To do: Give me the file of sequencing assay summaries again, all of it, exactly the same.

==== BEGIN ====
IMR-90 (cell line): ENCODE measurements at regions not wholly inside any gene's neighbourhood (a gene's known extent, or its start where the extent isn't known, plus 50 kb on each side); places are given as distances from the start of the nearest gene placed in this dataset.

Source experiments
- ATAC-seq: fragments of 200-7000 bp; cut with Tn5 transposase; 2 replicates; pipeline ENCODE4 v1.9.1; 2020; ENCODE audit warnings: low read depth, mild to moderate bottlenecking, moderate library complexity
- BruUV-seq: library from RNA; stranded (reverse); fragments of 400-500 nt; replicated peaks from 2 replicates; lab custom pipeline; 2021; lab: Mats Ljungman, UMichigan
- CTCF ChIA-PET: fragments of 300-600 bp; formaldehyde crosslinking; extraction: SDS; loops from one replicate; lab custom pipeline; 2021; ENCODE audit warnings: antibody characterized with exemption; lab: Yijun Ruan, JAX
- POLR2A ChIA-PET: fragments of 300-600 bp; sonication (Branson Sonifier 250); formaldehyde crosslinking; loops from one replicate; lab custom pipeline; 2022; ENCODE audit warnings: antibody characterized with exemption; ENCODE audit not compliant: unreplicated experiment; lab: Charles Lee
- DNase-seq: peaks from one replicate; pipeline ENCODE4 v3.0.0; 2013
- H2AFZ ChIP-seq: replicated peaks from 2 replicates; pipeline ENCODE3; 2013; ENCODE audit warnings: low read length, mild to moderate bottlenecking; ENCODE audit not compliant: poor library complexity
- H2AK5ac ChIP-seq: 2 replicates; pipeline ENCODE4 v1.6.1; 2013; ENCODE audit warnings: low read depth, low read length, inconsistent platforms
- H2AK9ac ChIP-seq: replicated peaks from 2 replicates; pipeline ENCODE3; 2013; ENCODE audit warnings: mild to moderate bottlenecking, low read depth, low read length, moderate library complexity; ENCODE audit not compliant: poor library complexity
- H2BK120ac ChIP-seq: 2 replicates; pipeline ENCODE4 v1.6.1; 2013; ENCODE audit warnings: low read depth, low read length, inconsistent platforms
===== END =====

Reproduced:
IMR-90 (cell line): ENCODE measurements at regions not wholly inside any gene's neighbourhood (a gene's known extent, or its start where the extent isn't known, plus 50 kb on each side); places are given as distances from the start of the nearest gene placed in this dataset.

Source experiments
- ATAC-seq: fragments of 200-7000 bp; cut with Tn5 transposase; 2 replicates; pipeline ENCODE4 v1.9.1; 2020; ENCODE audit warnings: low read depth, mild to moderate bottlenecking, moderate library complexity
- BruUV-seq: library from RNA; stranded (reverse); fragments of 400-500 nt; replicated peaks from 2 replicates; lab custom pipeline; 2021; lab: Mats Ljungman, UMichigan
- CTCF ChIA-PET: fragments of 300-600 bp; formaldehyde crosslinking; extraction: SDS; loops from one replicate; lab custom pipeline; 2021; ENCODE audit warnings: antibody characterized with exemption; lab: Yijun Ruan, JAX
- POLR2A ChIA-PET: fragments of 300-600 bp; sonication (Branson Sonifier 250); formaldehyde crosslinking; loops from one replicate; lab custom pipeline; 2022; ENCODE audit warnings: antibody characterized with exemption; ENCODE audit not compliant: unreplicated experiment; lab: Charles Lee
- DNase-seq: peaks from one replicate; pipeline ENCODE4 v3.0.0; 2013
- H2AFZ ChIP-seq: replicated peaks from 2 replicates; pipeline ENCODE3; 2013; ENCODE audit warnings: low read length, mild to moderate bottlenecking; ENCODE audit not compliant: poor library complexity
- H2AK5ac ChIP-seq: 2 replicates; pipeline ENCODE4 v1.6.1; 2013; ENCODE audit warnings: low read depth, low read length, inconsistent platforms
- H2AK9ac ChIP-seq: replicated peaks from 2 replicates; pipeline ENCODE3; 2013; ENCODE audit warnings: mild to moderate bottlenecking, low read depth, low read length, moderate library complexity; ENCODE audit not compliant: poor library complexity
- H2BK120ac ChIP-seq: 2 replicates; pipeline ENCODE4 v1.6.1; 2013; ENCODE audit warnings: low read depth, low read length, inconsistent platforms